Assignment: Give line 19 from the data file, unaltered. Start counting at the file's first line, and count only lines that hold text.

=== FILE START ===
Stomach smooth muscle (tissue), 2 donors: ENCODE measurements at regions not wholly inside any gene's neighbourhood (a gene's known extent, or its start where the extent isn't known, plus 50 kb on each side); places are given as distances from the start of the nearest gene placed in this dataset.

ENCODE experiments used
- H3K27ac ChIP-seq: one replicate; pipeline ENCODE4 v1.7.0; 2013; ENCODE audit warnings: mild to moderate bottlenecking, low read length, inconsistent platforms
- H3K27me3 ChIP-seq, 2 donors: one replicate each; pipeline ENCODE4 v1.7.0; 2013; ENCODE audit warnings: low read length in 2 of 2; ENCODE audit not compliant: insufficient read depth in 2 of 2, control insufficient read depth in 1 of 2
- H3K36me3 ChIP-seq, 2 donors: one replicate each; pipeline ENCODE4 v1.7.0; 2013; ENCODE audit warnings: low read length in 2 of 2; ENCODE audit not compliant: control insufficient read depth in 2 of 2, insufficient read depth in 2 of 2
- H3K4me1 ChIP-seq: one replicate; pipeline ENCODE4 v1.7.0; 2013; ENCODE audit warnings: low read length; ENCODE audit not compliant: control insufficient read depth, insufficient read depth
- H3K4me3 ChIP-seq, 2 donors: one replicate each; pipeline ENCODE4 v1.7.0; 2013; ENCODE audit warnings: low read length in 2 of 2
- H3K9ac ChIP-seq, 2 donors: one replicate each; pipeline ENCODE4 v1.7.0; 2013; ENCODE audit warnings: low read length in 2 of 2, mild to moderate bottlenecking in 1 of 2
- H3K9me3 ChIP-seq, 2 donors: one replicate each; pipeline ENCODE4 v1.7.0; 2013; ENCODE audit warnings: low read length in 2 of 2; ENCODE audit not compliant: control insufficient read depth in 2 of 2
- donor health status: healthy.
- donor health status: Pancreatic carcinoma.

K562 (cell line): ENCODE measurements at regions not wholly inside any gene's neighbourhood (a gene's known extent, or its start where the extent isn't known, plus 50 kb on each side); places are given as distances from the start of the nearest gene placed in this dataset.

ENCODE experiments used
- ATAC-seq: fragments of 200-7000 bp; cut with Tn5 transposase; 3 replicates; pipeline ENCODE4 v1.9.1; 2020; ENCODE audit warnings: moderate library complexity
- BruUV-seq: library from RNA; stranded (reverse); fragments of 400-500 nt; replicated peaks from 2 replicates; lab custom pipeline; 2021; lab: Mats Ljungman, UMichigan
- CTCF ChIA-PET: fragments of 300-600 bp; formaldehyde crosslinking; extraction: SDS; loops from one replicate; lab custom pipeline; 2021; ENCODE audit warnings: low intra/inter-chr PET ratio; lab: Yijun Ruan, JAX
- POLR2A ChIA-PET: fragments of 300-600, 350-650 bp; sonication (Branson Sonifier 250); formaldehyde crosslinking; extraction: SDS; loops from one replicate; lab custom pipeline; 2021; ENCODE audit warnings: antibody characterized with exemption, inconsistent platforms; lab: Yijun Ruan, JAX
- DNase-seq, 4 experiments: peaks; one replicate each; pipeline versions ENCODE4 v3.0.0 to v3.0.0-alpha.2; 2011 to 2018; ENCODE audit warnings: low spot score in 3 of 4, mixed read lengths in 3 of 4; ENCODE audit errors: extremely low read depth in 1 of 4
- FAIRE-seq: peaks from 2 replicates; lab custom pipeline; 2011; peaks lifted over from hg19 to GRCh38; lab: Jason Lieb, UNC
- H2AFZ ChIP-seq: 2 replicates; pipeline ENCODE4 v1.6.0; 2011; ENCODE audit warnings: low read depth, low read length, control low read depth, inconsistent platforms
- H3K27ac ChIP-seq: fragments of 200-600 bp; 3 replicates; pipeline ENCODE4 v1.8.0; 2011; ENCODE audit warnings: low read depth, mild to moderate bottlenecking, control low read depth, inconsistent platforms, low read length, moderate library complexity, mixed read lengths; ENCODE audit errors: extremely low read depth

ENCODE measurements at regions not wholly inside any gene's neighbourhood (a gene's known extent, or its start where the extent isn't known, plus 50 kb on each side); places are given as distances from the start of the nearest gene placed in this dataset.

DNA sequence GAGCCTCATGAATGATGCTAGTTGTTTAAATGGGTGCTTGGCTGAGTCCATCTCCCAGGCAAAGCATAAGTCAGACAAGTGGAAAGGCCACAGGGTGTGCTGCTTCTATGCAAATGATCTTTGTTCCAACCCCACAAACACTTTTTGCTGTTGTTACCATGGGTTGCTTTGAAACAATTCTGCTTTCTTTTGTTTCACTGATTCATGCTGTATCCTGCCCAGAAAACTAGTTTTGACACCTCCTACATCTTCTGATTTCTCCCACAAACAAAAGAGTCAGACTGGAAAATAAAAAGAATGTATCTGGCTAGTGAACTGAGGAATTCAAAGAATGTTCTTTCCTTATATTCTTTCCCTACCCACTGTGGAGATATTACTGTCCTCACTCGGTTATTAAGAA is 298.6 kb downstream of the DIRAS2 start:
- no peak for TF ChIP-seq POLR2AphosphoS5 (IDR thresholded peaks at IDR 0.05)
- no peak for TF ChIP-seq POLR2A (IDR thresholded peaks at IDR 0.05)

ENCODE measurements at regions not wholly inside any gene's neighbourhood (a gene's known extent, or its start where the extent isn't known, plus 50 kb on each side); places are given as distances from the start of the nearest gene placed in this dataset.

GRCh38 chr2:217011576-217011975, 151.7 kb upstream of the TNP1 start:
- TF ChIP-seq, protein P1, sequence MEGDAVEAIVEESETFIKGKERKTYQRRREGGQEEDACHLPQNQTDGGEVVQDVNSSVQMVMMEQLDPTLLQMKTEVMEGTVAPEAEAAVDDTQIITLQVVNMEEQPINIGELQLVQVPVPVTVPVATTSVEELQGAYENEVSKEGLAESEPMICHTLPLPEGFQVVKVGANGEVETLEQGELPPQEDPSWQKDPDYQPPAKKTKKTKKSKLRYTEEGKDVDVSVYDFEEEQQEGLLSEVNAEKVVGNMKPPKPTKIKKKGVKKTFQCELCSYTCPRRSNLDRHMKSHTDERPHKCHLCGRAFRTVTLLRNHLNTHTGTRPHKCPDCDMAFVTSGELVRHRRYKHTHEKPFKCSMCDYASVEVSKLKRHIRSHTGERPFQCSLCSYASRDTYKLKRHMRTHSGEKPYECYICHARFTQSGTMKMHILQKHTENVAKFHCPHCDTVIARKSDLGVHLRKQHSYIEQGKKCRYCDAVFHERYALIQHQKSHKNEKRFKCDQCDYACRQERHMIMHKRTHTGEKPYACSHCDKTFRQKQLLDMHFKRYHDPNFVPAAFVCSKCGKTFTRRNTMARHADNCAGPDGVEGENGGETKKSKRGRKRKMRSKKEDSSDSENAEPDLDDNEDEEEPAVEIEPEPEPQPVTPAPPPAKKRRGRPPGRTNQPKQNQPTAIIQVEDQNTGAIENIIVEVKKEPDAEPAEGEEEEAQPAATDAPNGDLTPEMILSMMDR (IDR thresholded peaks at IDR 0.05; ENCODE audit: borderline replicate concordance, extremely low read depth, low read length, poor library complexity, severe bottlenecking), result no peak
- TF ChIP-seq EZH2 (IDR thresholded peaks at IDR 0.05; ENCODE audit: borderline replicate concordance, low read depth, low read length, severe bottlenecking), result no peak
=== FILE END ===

- FAIRE-seq: peaks from 2 replicates; lab custom pipeline; 2011; peaks lifted over from hg19 to GRCh38; lab: Jason Lieb, UNC